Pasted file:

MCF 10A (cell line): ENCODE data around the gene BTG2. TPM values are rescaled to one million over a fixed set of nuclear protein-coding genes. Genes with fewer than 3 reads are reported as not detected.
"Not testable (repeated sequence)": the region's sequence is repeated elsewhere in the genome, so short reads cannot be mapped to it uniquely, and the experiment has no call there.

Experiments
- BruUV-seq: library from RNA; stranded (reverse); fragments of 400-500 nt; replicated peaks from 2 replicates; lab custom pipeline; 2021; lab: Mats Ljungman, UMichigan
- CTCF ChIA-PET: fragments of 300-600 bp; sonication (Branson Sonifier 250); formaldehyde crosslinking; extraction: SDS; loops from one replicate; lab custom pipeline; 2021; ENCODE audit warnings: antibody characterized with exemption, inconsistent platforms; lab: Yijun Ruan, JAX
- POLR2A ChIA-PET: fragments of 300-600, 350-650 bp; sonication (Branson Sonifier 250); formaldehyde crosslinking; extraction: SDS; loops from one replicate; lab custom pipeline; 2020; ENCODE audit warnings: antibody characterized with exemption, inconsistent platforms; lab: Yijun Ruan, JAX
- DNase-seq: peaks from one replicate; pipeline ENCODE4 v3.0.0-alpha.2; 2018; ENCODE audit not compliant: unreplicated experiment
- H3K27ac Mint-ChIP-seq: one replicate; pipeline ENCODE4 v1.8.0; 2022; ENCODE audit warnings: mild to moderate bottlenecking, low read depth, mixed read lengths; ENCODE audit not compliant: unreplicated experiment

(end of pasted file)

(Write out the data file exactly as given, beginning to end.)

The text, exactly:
MCF 10A (cell line): ENCODE data around the gene BTG2. TPM values are rescaled to one million over a fixed set of nuclear protein-coding genes. Genes with fewer than 3 reads are reported as not detected.
"Not testable (repeated sequence)": the region's sequence is repeated elsewhere in the genome, so short reads cannot be mapped to it uniquely, and the experiment has no call there.

Experiments
- BruUV-seq: library from RNA; stranded (reverse); fragments of 400-500 nt; replicated peaks from 2 replicates; lab custom pipeline; 2021; lab: Mats Ljungman, UMichigan
- CTCF ChIA-PET: fragments of 300-600 bp; sonication (Branson Sonifier 250); formaldehyde crosslinking; extraction: SDS; loops from one replicate; lab custom pipeline; 2021; ENCODE audit warnings: antibody characterized with exemption, inconsistent platforms; lab: Yijun Ruan, JAX
- POLR2A ChIA-PET: fragments of 300-600, 350-650 bp; sonication (Branson Sonifier 250); formaldehyde crosslinking; extraction: SDS; loops from one replicate; lab custom pipeline; 2020; ENCODE audit warnings: antibody characterized with exemption, inconsistent platforms; lab: Yijun Ruan, JAX
- DNase-seq: peaks from one replicate; pipeline ENCODE4 v3.0.0-alpha.2; 2018; ENCODE audit not compliant: unreplicated experiment
- H3K27ac Mint-ChIP-seq: one replicate; pipeline ENCODE4 v1.8.0; 2022; ENCODE audit warnings: mild to moderate bottlenecking, low read depth, mixed read lengths; ENCODE audit not compliant: unreplicated experiment